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Given a positive integer $N$, what is the size of the smallest set of integers $A$ such that, for any integer $1 \leq k \leq N$, we can find two integers $x, y \in A$ such that $x - y = k$? (An alternative way to write this condition is to ask that $\{1, \ldots, N\} \subseteq A-A$.) For example, for $N=9$, we could take $A=\{-3, -2, -1, 0, 3, 6\}$, which achieves $|A|=6$.

It easy to see that $|A| \geq \sqrt{2N}$, as at most $\binom {|A|} 2 \leq |A|^2/2$ differences can be formed from the elements of $A$. I can also construct suitable sets $A$ with $|A| = 2 \sqrt N$.

Is the lower bound $\sqrt{2N}$ asymptotically correct? If not, what is the correct lower bound?

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    $\begingroup$ Try Golomb rulers. $\endgroup$ Jan 8, 2015 at 8:15
  • $\begingroup$ What does the phrase naively prove mean? Does it mean prove? $\endgroup$ Jan 8, 2015 at 9:27
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    $\begingroup$ @TheMaskedAvenger No perfect Golomb ruler of length larger than $6$ exists, though. So, essentially $\{0,1\}$, $\{0,1,3\}$, and $\{0,1,4,6\}$ are the only ones that meet the bound $\binom{\vert A\vert}{2} \geq N$ with equality. Completeness is required for OP's purpose. $\endgroup$ Jan 8, 2015 at 13:16
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    $\begingroup$ Suppose $N = k^2 - 1$. Consider $A = \{1 , \ldots , k\} \cup \{2k , 3k , \ldots , (k-1)k , k^2\}$. Then $A-A$ contains $\{1, \ldots , N\}$ and $|A| \sim 2 \sqrt{N}$. With sumset replacing difference set, see "a new upper bound for finite additive bases" by Gunturk and Nathanson. $\endgroup$ Jan 8, 2015 at 15:32
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    $\begingroup$ Allowing negative numbers is unimportant because you can translate $A$. $\endgroup$ Jan 8, 2015 at 16:02

1 Answer 1

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These are not Golomb rulers, but difference bases. The contrast is that Golomb rulers are a packing problem (differences must be distinct, but can be as sparse as you like), and difference bases are a covering problem (differences must cover an interval, but can overlap as much as you like).

Difference bases have been studied at least from 1948, and it seems most of the research is in asymptotic bounds. In fact the list of known concrete values is conspicuously short: OEIS A239308 lists values up to $a(37)=10$, indicating a basis of $10$ elements whose differences cover $[1,37]$. For $N=9$ one can take $A=\{0, 1, 4, 7, 9\}$, achieving $|A|=5$.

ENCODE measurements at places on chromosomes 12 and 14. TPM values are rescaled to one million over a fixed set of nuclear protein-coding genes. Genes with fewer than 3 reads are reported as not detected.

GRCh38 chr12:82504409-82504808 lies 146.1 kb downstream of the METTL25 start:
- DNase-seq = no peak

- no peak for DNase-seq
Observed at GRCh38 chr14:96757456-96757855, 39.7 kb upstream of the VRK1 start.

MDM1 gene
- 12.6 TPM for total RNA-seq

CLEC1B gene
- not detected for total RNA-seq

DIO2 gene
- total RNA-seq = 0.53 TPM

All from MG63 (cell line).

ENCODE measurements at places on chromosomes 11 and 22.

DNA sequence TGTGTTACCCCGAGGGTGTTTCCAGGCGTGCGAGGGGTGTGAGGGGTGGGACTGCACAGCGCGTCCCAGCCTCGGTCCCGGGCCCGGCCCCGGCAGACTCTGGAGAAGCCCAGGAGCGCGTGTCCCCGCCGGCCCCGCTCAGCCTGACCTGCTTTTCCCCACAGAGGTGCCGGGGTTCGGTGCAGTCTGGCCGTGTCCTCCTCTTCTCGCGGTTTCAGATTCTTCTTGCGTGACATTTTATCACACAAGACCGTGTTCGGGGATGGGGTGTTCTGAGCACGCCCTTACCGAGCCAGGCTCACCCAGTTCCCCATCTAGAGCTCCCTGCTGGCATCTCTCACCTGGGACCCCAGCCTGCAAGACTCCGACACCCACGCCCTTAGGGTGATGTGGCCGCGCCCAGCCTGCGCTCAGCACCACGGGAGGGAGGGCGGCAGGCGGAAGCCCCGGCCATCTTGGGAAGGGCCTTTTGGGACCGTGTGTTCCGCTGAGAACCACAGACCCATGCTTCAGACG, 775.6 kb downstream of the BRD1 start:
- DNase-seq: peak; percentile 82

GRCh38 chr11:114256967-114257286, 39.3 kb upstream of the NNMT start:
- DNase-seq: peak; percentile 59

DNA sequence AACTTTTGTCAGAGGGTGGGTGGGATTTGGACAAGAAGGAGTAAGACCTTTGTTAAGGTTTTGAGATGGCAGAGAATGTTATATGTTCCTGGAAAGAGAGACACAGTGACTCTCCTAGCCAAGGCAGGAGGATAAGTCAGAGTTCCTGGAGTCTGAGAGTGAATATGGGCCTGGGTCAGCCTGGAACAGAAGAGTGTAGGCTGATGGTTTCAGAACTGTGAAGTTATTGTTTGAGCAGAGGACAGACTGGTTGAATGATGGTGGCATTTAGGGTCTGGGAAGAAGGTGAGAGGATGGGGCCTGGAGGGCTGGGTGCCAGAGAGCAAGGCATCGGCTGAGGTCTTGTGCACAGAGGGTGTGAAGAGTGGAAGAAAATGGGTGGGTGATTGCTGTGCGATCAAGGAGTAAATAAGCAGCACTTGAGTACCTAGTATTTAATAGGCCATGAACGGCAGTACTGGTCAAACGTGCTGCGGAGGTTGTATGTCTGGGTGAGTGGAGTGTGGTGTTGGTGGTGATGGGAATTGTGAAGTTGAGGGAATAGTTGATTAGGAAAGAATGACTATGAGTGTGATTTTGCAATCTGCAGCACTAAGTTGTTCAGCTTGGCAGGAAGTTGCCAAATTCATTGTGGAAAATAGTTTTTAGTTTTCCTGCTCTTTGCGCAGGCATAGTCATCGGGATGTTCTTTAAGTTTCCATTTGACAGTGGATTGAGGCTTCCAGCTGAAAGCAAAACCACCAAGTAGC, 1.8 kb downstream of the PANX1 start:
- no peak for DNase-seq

The current question asks about lower bounds on $|A|$ with respect to $\sqrt{N}$.

Answer: The proposed bound $\sqrt{2N}$ is not tight. I think the first nontrivial lower bound was $(1.5570\ldots)\sqrt{N}$ by Rédei and Rényi in 1948 (cited by Erdős and Gál; I haven't seen the original). Leech (1956) improved it to $(1.5602\ldots)\sqrt{N}$. Recently Bernshteyn and Tait (2019) showed that Leech's bound could be improved further (at least "by $\epsilon$") but they did not explicitly show how much.

Further note: A similar MO question is here. In that question, it is required that the differences cover $N$ consecutive integers (not necessarily $[1,N]$). But note that if $[1,N]$ is covered by $A-A$, then in fact $2N+1$ consecutive integers $[-N,N]$ are covered, so the problems are very closely linked. (See also Fedor Petrov's comment there.)

Bibliography

Erdős, Pál; Gál, S. A., On the representation of $1,2,\ldots,N$ by differences, Proc. Akad. Wet. Amsterdam 51, 1155-1158 (1948). ZBL0032.01302.

Leech, John, On the representation of $1, 2,\ldots, n$ by differences, J. Lond. Math. Soc. 31, 160-169 (1956). ZBL0072.03401.

Bernshteyn, Anton; Tait, Michael, Improved lower bound for difference bases, J. Number Theory 205, 50-58 (2019). ZBL07101901.

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